There is the Minnesota doctor who was fined $3,000 for sexually abusing patients. And there is the Illinois dentist who was put on probation for advertising that he practiced preventive, and not general, dentistry. Along with 6,890 others, they are all listed in the first nationwide compilation of health care workers disciplined by their professional peers.
The two-inch-thick book, entitled 6,892 Questionable Doctors was published yesterday, by Public Citizen Health Research Group.
The book lists MD's, osteopaths, chiropractors, dentists and podiatrists who have been disciplined by medical boards in 40 states, including Maryland and Virginia, and in the District. It also includes doctors who have been disciplined by the federal Drug Enforcement Agency, Medicare, and the Department of Health and Human Services.
The report also includes summaries of how and why each doctor was punished.
Public Citizen officials say they see the book as a resource for consumers curious about their doctor's character and competence. "Usually you can find out more about the guy who fixes your car than you can about your doctor," said Bob Dreyfuss, a spokesman for the group. "If your doctor is on the list it ought to raise questions in your mind about the care you receive."
But officials at the American Medical Association and other medical groups say the book can be misleading. They say it is unfair to group doctors punished for minor offenses, such as failing to file registration forms, with doctors found guilty of incompetence or sexual abuse.
"They've listed offenses there that to us go all the way from a tiny parking ticket to armed robbery," said Robert McAfee, a Maine surgeon who is vice chairman of the AMA's Board of Trustees.
Public Citizen officials say they do worry about people misinterpreting the listings. But they say the public has a right to know about their doctor's record.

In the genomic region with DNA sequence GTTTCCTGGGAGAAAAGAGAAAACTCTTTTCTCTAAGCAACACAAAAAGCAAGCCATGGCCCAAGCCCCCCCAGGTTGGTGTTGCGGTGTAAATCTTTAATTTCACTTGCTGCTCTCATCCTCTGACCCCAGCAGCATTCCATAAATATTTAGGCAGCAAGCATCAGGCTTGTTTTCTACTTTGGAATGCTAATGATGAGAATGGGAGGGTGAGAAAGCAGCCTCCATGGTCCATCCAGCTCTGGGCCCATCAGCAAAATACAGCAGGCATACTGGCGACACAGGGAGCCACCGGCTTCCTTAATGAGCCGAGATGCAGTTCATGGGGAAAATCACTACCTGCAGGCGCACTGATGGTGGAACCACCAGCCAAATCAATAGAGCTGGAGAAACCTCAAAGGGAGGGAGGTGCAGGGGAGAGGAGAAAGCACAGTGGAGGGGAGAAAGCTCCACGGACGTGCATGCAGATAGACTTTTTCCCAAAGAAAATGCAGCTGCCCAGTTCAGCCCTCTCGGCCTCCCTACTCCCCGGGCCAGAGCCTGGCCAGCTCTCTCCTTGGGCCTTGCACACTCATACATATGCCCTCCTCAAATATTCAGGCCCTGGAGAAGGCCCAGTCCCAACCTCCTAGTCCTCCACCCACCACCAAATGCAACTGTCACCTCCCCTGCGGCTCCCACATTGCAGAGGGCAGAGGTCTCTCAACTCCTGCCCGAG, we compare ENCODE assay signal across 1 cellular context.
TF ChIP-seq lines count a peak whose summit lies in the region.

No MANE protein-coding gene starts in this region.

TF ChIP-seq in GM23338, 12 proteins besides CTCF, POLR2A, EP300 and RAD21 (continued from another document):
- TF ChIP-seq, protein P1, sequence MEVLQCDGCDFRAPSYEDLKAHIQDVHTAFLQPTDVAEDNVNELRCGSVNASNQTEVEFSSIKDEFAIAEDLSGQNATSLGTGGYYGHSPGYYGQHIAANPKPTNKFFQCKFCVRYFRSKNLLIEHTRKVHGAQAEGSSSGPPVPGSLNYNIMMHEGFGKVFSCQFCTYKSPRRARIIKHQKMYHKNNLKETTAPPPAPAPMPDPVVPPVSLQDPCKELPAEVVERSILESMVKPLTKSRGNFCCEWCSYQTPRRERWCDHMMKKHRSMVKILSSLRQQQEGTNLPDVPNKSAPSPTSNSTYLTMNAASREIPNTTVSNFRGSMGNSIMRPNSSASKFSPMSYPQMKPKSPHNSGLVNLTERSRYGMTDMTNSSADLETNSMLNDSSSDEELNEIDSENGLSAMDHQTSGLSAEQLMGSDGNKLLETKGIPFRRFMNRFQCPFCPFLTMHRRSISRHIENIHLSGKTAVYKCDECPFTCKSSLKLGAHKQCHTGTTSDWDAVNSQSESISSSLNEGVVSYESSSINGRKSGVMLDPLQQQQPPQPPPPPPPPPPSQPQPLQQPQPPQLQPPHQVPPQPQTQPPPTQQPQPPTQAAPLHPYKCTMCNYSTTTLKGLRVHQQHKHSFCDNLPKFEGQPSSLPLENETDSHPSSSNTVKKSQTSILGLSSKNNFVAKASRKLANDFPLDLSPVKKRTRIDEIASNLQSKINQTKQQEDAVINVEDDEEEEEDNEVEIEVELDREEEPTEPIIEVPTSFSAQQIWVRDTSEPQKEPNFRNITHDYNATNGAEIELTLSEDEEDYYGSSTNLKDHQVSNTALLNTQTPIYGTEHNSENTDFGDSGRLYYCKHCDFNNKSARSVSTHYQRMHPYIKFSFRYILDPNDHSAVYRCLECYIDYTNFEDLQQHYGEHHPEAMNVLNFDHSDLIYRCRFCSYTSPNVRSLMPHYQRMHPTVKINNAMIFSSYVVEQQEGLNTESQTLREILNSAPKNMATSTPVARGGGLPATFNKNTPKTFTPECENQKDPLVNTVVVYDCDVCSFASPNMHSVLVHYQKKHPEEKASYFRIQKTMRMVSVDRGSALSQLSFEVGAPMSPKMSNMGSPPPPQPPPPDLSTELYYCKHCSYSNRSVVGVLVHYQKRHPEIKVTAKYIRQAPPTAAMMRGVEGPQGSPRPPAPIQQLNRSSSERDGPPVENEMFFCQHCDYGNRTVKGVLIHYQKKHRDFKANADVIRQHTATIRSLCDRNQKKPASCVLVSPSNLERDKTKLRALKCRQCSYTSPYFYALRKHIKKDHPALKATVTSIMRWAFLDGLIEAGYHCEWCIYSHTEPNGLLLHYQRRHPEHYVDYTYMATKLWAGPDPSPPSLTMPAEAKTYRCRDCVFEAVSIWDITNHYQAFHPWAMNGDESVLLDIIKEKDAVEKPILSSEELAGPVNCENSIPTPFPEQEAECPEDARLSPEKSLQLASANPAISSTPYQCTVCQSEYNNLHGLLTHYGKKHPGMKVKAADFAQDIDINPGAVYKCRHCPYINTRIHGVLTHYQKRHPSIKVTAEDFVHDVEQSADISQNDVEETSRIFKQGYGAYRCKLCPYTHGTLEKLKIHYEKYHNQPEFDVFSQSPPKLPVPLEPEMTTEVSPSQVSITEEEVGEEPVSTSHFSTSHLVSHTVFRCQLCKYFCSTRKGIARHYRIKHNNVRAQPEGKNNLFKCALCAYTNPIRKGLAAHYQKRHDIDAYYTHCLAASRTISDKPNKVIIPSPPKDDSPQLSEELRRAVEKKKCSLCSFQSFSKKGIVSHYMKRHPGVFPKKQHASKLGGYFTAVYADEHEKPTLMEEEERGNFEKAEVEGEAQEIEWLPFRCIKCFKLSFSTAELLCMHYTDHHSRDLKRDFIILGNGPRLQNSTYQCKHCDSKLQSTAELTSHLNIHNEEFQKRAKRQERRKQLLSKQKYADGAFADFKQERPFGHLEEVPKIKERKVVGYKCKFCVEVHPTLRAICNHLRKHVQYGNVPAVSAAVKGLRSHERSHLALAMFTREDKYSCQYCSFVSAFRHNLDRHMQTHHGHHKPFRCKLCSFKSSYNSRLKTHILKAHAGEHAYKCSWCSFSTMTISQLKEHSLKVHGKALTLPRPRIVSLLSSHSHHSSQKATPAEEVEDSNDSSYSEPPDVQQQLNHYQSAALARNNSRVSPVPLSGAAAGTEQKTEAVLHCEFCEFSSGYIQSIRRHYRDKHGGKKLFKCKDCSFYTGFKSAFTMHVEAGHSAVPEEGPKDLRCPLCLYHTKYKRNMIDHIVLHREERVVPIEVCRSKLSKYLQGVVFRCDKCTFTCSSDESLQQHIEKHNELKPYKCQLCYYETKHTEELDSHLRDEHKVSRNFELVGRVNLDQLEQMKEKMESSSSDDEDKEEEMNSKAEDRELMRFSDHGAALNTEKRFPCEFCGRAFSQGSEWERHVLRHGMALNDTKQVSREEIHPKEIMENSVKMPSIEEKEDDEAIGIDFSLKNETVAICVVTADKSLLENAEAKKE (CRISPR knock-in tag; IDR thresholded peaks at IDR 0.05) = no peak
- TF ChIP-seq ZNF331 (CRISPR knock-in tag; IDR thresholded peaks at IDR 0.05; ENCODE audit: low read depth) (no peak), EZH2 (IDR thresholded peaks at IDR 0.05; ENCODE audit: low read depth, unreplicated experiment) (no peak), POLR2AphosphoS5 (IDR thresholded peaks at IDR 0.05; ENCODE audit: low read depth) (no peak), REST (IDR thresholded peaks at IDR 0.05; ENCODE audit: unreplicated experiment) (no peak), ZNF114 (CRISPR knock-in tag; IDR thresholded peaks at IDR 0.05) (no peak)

"We're suggesting that they ask questions and that's why the title of this book is "Questionable Doctors," not "Don't Go to this Doctor," said Nicole Simmons, a researcher who helped write the report. In fact, Public Citizen officials say, the book does not go far enough. Part of the reason is that medical review boards in 10 states -- Alabama, Alaska, Arizona, Arkansas, Colorado, Maine, Missisippi, New Mexico, Oklahoma, and South Dakota -- refused to make available lists of punished doctors. Another reason, they say, is because many physicians who ought to be punished are not.
"Most state disciplinary boards are doing a grossly inadequate job in disciplining doctors," said Sidney Wolfe, director of the research group. "There's a big gap between the amount of negligent behavior by doctors and the amount of serious disciplinary actions that are taken."
Some medical officials see it differently. "Medical boards could do a better job if they're better funded and staffed," said James Winn, a physician who is executive vice president of the Federation of State Medical Boards. "But they are doing a serviceable job."
Furthermore, Winn and AMA officials add, much of the information listed in Public Citizen's book is already public.
But Public Citizen officials say the list is necessary because many boards lack information on doctors from other states and do not give information over the phone. "It's difficult and almost impossible for consumers to be badgering a board that's uncooperative or overworked," Dreyfuss said.